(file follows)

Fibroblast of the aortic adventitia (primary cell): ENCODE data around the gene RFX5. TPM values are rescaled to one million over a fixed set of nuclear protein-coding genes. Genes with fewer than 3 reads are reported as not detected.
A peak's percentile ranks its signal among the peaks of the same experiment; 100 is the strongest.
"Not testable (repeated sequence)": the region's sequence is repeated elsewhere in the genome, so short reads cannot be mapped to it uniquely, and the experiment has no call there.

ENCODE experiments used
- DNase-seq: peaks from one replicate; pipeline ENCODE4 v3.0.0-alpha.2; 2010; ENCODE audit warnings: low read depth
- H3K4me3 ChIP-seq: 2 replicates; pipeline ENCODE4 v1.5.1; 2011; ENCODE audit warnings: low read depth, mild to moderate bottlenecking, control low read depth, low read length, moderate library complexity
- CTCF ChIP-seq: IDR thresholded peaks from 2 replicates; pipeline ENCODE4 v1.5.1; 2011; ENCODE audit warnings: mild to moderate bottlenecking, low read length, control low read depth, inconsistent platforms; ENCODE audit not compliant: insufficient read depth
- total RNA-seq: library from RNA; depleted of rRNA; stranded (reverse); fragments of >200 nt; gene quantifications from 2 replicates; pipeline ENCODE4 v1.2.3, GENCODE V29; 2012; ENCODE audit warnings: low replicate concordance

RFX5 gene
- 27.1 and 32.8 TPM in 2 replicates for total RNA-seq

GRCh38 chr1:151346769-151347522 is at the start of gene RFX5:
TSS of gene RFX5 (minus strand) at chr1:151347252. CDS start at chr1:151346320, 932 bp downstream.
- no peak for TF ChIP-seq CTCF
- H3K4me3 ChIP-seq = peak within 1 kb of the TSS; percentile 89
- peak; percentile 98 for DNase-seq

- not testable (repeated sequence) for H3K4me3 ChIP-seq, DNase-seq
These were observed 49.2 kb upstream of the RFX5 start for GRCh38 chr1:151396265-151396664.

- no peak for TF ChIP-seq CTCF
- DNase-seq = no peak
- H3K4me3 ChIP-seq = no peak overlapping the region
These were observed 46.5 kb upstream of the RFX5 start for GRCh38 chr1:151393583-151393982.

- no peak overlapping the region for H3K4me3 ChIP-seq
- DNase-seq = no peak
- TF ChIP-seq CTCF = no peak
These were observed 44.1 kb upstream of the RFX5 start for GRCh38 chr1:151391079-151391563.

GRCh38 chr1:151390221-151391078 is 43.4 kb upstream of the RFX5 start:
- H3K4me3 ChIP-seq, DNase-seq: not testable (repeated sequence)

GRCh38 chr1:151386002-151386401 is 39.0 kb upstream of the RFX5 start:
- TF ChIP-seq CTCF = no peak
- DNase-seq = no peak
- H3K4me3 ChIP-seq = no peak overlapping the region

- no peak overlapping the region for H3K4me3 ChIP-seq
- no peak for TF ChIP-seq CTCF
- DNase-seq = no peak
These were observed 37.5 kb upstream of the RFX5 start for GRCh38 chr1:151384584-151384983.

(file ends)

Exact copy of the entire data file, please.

Fibroblast of the aortic adventitia (primary cell): ENCODE data around the gene RFX5. TPM values are rescaled to one million over a fixed set of nuclear protein-coding genes. Genes with fewer than 3 reads are reported as not detected.
A peak's percentile ranks its signal among the peaks of the same experiment; 100 is the strongest.
"Not testable (repeated sequence)": the region's sequence is repeated elsewhere in the genome, so short reads cannot be mapped to it uniquely, and the experiment has no call there.

ENCODE experiments used
- DNase-seq: peaks from one replicate; pipeline ENCODE4 v3.0.0-alpha.2; 2010; ENCODE audit warnings: low read depth
- H3K4me3 ChIP-seq: 2 replicates; pipeline ENCODE4 v1.5.1; 2011; ENCODE audit warnings: low read depth, mild to moderate bottlenecking, control low read depth, low read length, moderate library complexity
- CTCF ChIP-seq: IDR thresholded peaks from 2 replicates; pipeline ENCODE4 v1.5.1; 2011; ENCODE audit warnings: mild to moderate bottlenecking, low read length, control low read depth, inconsistent platforms; ENCODE audit not compliant: insufficient read depth
- total RNA-seq: library from RNA; depleted of rRNA; stranded (reverse); fragments of >200 nt; gene quantifications from 2 replicates; pipeline ENCODE4 v1.2.3, GENCODE V29; 2012; ENCODE audit warnings: low replicate concordance

RFX5 gene
- 27.1 and 32.8 TPM in 2 replicates for total RNA-seq

GRCh38 chr1:151346769-151347522 is at the start of gene RFX5:
TSS of gene RFX5 (minus strand) at chr1:151347252. CDS start at chr1:151346320, 932 bp downstream.
- no peak for TF ChIP-seq CTCF
- H3K4me3 ChIP-seq = peak within 1 kb of the TSS; percentile 89
- peak; percentile 98 for DNase-seq

- not testable (repeated sequence) for H3K4me3 ChIP-seq, DNase-seq
These were observed 49.2 kb upstream of the RFX5 start for GRCh38 chr1:151396265-151396664.

- no peak for TF ChIP-seq CTCF
- DNase-seq = no peak
- H3K4me3 ChIP-seq = no peak overlapping the region
These were observed 46.5 kb upstream of the RFX5 start for GRCh38 chr1:151393583-151393982.

- no peak overlapping the region for H3K4me3 ChIP-seq
- DNase-seq = no peak
- TF ChIP-seq CTCF = no peak
These were observed 44.1 kb upstream of the RFX5 start for GRCh38 chr1:151391079-151391563.

GRCh38 chr1:151390221-151391078 is 43.4 kb upstream of the RFX5 start:
- H3K4me3 ChIP-seq, DNase-seq: not testable (repeated sequence)

GRCh38 chr1:151386002-151386401 is 39.0 kb upstream of the RFX5 start:
- TF ChIP-seq CTCF = no peak
- DNase-seq = no peak
- H3K4me3 ChIP-seq = no peak overlapping the region

- no peak overlapping the region for H3K4me3 ChIP-seq
- no peak for TF ChIP-seq CTCF
- DNase-seq = no peak
These were observed 37.5 kb upstream of the RFX5 start for GRCh38 chr1:151384584-151384983.